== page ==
For large orthodox Jewish families, the holidays can be a strain. Not only is there a kugel to be baked, there are guests to accommodate. In Brooklyn, this is the norm. Zalman Glauber, a 35-year-old father of five in Williamsburg, Brooklyn, saw an opportunity where a problem existed.
Six weeks ago, Glauber and his partner, Zelig Weiss, opened the 35-room Condor Hotel in Williamsburg, which targets observant Jews who don't travel on the Sabbath or major holidays, and prefer a hotel to accommodate their needs. Glauber tells the Daily News that the hotel is a block from both a shul and kosher food. Rooms rates start at $159.
The Daily News also reports that the "idea of a niche hotel for Orthodox Jews had already been tested in Borough Park, which has at least two." Demand for the Condor has already been strong, Glauber says.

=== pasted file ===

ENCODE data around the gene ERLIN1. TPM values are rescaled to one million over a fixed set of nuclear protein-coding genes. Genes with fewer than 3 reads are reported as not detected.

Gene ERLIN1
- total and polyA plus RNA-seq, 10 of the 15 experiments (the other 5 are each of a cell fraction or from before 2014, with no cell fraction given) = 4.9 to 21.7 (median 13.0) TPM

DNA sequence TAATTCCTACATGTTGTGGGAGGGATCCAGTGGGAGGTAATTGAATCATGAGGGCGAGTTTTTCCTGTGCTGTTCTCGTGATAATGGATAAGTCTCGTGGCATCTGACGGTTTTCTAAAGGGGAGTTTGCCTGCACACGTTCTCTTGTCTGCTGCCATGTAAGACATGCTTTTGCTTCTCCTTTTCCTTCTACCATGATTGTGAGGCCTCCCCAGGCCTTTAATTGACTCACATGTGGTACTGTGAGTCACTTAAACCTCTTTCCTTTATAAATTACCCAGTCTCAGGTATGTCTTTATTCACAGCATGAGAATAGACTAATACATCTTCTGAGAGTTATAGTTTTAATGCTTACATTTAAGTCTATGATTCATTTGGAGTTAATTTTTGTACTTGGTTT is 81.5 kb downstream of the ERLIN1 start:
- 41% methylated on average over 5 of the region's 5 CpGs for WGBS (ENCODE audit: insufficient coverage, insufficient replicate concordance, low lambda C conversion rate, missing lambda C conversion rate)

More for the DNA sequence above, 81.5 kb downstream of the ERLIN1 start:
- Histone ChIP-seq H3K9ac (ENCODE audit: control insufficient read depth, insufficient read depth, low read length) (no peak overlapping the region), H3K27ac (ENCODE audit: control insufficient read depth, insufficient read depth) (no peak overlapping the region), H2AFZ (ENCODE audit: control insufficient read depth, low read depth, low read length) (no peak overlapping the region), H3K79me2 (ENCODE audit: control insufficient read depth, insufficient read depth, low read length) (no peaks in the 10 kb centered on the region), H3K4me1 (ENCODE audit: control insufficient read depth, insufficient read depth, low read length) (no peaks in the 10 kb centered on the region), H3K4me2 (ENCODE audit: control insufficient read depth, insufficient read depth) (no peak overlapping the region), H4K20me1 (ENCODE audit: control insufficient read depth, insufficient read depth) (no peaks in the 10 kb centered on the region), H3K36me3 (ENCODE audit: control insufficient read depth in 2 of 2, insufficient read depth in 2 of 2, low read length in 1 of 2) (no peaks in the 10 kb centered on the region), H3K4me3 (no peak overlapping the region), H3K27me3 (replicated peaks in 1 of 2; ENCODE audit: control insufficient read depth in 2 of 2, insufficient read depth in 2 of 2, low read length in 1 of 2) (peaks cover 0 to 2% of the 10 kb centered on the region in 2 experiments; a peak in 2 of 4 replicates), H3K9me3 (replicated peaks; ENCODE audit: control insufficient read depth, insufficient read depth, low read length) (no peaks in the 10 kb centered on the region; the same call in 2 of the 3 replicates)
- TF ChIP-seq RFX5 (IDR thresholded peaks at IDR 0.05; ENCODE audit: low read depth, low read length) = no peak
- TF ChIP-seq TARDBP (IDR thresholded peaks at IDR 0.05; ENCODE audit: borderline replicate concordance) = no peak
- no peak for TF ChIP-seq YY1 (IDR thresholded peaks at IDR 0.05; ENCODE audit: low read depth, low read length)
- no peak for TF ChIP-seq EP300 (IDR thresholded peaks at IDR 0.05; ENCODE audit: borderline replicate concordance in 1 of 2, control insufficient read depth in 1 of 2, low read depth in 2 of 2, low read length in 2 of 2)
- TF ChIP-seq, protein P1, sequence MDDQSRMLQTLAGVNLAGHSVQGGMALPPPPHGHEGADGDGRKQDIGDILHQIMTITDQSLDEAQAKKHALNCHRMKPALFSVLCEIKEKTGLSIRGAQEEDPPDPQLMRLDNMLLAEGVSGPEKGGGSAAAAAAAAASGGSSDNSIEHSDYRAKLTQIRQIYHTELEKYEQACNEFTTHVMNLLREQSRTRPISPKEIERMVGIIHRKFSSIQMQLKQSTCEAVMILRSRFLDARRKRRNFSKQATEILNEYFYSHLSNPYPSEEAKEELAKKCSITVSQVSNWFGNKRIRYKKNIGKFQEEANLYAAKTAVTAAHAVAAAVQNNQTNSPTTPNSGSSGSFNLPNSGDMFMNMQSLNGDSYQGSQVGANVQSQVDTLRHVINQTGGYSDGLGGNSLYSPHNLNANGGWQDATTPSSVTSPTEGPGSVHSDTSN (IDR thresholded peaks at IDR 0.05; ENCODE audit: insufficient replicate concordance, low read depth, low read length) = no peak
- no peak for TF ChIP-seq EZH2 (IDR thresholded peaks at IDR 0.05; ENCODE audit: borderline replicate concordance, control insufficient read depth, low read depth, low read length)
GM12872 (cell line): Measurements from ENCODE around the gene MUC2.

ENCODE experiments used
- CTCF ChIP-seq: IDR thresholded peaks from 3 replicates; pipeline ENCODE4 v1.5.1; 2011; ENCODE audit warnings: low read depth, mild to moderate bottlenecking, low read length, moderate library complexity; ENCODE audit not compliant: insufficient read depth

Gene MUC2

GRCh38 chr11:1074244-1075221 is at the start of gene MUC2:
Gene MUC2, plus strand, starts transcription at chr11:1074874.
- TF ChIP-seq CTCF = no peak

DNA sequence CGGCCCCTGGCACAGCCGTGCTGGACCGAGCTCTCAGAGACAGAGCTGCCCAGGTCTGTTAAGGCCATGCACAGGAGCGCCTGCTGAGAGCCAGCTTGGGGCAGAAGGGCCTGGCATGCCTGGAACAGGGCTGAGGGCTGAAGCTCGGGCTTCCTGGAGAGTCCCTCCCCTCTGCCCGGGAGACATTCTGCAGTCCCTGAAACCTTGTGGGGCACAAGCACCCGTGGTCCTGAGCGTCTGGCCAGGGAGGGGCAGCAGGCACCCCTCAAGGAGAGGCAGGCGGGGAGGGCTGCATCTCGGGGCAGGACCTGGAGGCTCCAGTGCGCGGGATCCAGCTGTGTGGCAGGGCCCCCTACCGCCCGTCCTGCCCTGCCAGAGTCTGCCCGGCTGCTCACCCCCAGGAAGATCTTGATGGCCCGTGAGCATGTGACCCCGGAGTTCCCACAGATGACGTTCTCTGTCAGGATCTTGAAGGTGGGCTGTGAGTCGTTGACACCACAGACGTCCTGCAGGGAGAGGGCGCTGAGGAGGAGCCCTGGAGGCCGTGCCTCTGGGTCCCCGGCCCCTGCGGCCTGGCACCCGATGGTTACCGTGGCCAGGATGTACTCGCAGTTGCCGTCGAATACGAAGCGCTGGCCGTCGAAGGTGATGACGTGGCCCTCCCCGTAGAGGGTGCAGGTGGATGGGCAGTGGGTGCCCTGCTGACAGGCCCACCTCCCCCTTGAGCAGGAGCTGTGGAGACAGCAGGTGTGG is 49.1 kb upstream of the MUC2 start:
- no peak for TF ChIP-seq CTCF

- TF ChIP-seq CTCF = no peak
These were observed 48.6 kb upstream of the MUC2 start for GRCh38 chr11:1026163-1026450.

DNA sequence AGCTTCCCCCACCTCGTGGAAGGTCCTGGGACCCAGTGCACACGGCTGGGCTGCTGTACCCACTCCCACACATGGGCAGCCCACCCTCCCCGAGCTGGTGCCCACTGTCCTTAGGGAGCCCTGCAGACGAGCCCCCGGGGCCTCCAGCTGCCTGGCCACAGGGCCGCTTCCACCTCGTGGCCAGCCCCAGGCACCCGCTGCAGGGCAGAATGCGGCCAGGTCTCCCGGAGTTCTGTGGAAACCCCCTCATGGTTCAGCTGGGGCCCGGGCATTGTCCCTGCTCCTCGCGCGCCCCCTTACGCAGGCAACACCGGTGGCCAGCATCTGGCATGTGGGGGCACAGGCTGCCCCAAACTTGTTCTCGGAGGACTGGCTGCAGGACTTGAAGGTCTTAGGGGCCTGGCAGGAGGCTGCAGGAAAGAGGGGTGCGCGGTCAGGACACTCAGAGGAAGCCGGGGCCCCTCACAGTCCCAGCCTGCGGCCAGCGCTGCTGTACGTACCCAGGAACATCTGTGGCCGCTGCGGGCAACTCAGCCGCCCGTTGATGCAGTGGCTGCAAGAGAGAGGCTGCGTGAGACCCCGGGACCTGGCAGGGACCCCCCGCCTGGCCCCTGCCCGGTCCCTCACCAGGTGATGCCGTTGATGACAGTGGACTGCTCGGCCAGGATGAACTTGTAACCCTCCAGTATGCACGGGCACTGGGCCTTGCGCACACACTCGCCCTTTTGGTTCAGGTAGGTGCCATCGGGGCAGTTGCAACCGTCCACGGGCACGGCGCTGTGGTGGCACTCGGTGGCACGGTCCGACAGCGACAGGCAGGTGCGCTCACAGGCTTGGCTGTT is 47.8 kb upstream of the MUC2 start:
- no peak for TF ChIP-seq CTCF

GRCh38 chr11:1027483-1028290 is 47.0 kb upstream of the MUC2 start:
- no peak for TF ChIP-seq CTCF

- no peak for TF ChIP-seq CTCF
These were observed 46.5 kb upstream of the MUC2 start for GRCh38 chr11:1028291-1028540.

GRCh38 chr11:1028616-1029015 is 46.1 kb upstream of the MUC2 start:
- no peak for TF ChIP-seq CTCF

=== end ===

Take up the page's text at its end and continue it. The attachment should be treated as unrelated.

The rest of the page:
This hotel has amenities (or lack thereof) particularly focused on Hasidic Jews: there are no TVs in the rooms and no Bibles. However, there are stands for the wigs traditionally worn by married Hasidic women. Note: The concierge at the front desk speaks Yiddish. However, don't call them from sundown to sunset on the Sabbath (Friday evening through Saturday evening), because nobody will answer (use of phones and other electrical devices on the Sabbath is a no-no for observant Jews).
The hotel also has a 3,000-square-foot ballroom in the basement (including separate entrances for men and women). We think this hotel wil have a booming weddings and bar mitzvahs business.
Brooklyn continues to churn out new hotels. The Daily News reports that "while five years ago, the borough had just 600 hotel rooms, there are now 2,400, with up to 900 more under construction."